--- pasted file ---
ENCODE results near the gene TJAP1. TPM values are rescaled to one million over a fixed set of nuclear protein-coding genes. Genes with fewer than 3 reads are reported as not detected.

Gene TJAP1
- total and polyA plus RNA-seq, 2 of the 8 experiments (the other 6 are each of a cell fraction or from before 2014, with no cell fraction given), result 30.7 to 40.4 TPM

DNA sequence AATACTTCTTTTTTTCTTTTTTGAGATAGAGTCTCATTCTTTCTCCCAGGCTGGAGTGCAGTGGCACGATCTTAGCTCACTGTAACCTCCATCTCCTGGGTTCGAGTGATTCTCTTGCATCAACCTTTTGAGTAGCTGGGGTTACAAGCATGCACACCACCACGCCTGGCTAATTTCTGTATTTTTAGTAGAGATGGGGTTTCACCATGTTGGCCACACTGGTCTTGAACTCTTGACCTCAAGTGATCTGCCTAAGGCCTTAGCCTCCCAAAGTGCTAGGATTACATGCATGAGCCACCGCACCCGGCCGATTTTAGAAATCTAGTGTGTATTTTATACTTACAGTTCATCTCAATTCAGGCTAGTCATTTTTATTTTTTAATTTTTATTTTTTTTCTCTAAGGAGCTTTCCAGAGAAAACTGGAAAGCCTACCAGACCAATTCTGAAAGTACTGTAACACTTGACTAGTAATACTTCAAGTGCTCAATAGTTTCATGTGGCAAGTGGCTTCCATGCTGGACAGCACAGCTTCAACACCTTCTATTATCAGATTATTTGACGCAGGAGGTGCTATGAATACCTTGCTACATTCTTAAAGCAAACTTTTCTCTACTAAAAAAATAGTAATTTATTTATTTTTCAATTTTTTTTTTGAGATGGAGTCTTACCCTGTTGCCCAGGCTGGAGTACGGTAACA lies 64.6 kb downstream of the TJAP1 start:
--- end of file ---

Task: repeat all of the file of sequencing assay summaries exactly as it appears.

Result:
ENCODE results near the gene TJAP1. TPM values are rescaled to one million over a fixed set of nuclear protein-coding genes. Genes with fewer than 3 reads are reported as not detected.

Gene TJAP1
- total and polyA plus RNA-seq, 2 of the 8 experiments (the other 6 are each of a cell fraction or from before 2014, with no cell fraction given), result 30.7 to 40.4 TPM

DNA sequence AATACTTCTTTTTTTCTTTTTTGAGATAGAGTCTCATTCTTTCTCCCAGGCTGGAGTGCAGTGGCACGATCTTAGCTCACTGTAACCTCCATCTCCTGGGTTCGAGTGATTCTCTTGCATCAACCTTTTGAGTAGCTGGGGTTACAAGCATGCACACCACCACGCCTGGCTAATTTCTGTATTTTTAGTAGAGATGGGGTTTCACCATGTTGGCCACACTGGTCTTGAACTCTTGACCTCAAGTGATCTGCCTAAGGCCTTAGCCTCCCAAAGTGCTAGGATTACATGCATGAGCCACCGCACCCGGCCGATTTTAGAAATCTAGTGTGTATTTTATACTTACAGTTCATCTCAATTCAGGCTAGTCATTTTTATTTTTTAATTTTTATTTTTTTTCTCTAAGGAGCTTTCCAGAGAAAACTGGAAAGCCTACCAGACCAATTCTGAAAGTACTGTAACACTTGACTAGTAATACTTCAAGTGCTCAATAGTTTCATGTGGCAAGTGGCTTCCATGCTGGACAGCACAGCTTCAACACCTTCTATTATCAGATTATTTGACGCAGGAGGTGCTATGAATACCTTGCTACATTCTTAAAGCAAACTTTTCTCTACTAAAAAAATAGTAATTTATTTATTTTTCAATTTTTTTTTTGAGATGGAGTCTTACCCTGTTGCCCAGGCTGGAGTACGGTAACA lies 64.6 kb downstream of the TJAP1 start: